Arctic Field Projects



Project Title: A better understanding of recent changes of the CO2 system in the Western Arctic Ocean via field measurements from the summer 2014 CHINARE cruise (Award# 1304337)

PI: Cai, Wei-Jun (wcai@udel.edu)
Phone: (302) 831.2839 
Institute/Department: U of Delaware, College of Marine and Earth Studies 
IPY Project?
Funding Agency: US\Federal\NSF\GEO\OPP\ARC\ANS
Program Manager: Dr. Henrietta Edmonds (hedmonds@nsf.gov )
Discipline(s): | Oceanography\Carbon Cycle | Oceanography\Ocean Biogeochemistry |

Project Web Site(s):
Data: http://bco-dmo.org/data/
Data: http://cdiac.ornl.gov/
Data: http://odv.awi.de/en/data/ocean/socat_v15_fco2_dat...
Data: http://www.aoml.noaa.gov/ocd/gcc/
Data: http://www.aoml.noaa.gov/ocd/gcc/xuelong_introduct...
Project: http://www.ceoe.udel.edu/our-people/profiles/wcai
Logistics: http://www.chinare5.com/
NSF_Award_Info: http://www.nsf.gov/awardsearch/showAward?AWD_ID=13...
Logistics: http://xuelong.chinare.cn/xuelong/index_en.php

Science Summary:
This project continues a successful collaboration between U.S. and Chinese scientists to study the exchange of carbon dioxide between the atmosphere and the surface waters of the Arctic Ocean. It involves the collection of high resolution underway pCO2 (partial pressure of carbon dioxide) data combined with discrete samples of water column pH, total dissolved inorganic carbon (DIC), alkalinity, calcium, nutrients, and oxygen during the Chinese Arctic Research Expedition (CHINARE) cruise in summer 2014. Together with historical data, the results will be used to constrain the variability of sea surface pCO2, air-to-sea CO2 flux, and their changes over time and to understand the underlying carbon cycling control mechanisms in the Western Arctic Ocean. The investigator hypothesizes that 1) sea surface pCO2 is highly variable in the Western Arctic Ocean and is controlled by multiple parameters that are climate-sensitive, and that current knowledge is insufficient to draw reliable conclusions regarding air-sea CO2 flux, controlling mechanisms and prediction of future changes, 2) high biological production (and CO2/DIC removal) areas have expanded from the southern areas in 1990s and early 2000s to the northern basins today along with the retreat of sea ice, and 3) riverine inorganic and organic carbon inputs have increased and they play an important role in controlling sea surface pCO2 and thus the net air-sea CO2 exchange flux in the western Arctic Ocean. This project will continue an active international collaboration and culture a Chinese Arctic carbon research team through fieldwork and data synthesis activities. The collaboration will incorporate these data into several U.S. and international databases. The project also directly supports a Ph.D. student.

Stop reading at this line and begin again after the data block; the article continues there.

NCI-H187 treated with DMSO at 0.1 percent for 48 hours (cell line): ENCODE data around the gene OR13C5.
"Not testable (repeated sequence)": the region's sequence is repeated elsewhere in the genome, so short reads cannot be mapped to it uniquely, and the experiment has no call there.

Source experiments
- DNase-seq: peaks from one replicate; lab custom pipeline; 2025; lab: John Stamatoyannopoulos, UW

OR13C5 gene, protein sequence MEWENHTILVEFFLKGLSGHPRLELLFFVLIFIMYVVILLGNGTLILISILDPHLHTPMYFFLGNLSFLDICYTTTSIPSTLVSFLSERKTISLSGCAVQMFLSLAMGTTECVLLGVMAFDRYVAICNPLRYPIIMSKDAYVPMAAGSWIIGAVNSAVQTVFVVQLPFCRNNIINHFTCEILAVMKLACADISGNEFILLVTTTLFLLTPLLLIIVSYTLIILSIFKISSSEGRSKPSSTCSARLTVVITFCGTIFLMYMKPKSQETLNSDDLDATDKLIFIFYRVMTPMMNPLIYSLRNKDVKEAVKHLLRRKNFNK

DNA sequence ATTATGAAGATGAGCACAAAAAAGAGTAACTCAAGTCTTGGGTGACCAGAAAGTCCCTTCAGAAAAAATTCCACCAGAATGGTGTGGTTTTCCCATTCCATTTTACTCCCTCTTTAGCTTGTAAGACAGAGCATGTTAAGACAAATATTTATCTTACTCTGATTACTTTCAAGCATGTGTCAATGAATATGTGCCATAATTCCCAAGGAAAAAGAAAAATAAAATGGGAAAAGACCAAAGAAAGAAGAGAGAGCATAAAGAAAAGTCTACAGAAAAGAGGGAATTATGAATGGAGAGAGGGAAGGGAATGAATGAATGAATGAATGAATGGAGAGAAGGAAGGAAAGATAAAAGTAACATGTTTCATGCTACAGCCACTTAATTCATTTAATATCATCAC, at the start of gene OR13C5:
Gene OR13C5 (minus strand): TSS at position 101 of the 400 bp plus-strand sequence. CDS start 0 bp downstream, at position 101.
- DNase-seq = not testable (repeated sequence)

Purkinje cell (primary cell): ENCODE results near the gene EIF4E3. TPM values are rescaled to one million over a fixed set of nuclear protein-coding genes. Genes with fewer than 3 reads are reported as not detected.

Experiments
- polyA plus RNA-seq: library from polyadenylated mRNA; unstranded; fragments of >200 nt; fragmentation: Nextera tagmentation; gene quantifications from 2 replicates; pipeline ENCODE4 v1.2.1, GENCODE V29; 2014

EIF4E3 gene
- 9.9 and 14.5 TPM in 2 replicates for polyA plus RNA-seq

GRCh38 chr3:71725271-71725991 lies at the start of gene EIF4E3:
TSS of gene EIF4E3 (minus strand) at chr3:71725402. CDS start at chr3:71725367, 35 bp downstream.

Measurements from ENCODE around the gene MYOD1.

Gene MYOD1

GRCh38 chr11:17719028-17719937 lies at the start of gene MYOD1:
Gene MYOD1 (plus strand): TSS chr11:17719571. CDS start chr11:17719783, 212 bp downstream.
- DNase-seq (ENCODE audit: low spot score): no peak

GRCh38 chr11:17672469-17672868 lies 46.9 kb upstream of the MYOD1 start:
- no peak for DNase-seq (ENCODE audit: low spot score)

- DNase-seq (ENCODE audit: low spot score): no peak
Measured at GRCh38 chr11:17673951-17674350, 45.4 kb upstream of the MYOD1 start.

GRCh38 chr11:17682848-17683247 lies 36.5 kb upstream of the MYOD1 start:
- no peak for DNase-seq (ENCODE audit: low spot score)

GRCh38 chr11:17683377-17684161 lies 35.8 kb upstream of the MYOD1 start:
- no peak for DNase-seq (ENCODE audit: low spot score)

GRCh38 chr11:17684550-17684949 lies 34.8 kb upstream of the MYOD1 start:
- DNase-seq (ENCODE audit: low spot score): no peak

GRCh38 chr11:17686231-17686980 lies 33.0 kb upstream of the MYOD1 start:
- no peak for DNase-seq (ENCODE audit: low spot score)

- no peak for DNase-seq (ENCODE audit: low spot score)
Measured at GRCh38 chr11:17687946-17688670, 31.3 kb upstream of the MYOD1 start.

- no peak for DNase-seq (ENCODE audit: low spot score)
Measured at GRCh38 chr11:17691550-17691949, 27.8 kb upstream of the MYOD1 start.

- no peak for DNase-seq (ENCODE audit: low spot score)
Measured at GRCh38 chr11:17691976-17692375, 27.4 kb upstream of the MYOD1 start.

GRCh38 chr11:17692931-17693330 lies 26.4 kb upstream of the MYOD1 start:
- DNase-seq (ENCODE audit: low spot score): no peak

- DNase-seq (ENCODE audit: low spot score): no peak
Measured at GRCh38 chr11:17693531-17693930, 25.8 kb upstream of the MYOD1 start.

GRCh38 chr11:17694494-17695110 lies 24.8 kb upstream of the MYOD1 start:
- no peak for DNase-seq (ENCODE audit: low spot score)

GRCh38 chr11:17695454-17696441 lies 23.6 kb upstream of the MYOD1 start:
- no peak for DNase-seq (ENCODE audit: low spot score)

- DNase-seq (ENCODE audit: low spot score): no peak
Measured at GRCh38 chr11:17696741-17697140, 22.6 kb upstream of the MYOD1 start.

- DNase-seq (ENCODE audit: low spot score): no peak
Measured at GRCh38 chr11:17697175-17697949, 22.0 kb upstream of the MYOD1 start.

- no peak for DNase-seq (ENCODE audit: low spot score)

Logistics Summary:
This project continues work begun under NSF grant 0909330. Under the previous grant, it was found, for the first time, that sea surface pCO2 was unexpectedly high in the southern Canada Basin at ~75ºN (it was nearly ice-free) but quite low in the northern basin areas (77-83ºN) where sea-ice cover was heavy. However, the exact reason for the high pCO2 in the south basin areas and whether or not this phenomenon is transient are still not certain. Furthermore, it is not known whether the newly exposed northern basin areas are a sustainable sink of CO2 with enhanced biological production. In 2014, two team members will travel to Shanghai, China to sail aboard the Chinese icebreaker Xue-Long to collect data through a combination of high resolution underway partial pressure of carbon dioxide (pCO2) data with discrete samples of water column pH, dissolved inorganic carbon (DIC), total alkalinity (TA), 13C-DIC, and Ca2+ as well as nutrients and AOU data during the Chinese National Arctic Research Expedition (CHINARE) cruise in summer 2014. CHINARE cruises generally cover the Western Arctic Ocean between 140 180 W and from the Bering Sea to the highest possible latitude. The cruise tracks and stations for summer 2014 are expected to be similar to those of 2008 (reached 85ºN) and 2010 (reached 88ºN) and the goal is to reach as close as possible to the North Pole. Researchers will collect water samples during the CHINARE in summer 2014. The underway (previously installed on the vessel) pCO2 system is fully automated but the PI’s technical personnel will be on board. The PI will also travel to Shanghai, before and after the cruise, for coordination and synthesis.

The costs associated with this project will be paid by the PI through the grant. Cost aboard the ship will be covered by the Xue-Long.
SeasonField SiteDate InDate Out#People
2014Arctic Ocean and Seas - Bering Sea07 / 01 / 2014 09 / 10 / 20142
2014Arctic Ocean and Seas - Canada Basin07 / 01 / 2014 09 / 10 / 20142
2014Arctic Ocean and Seas - Chukchi Sea07 / 01 / 2014 09 / 10 / 20142
 


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Parameters used to generate this report:, Grant# = "1304337", IPY = "ALL" 
     Number of projects returned based on your query parameters = 1
 
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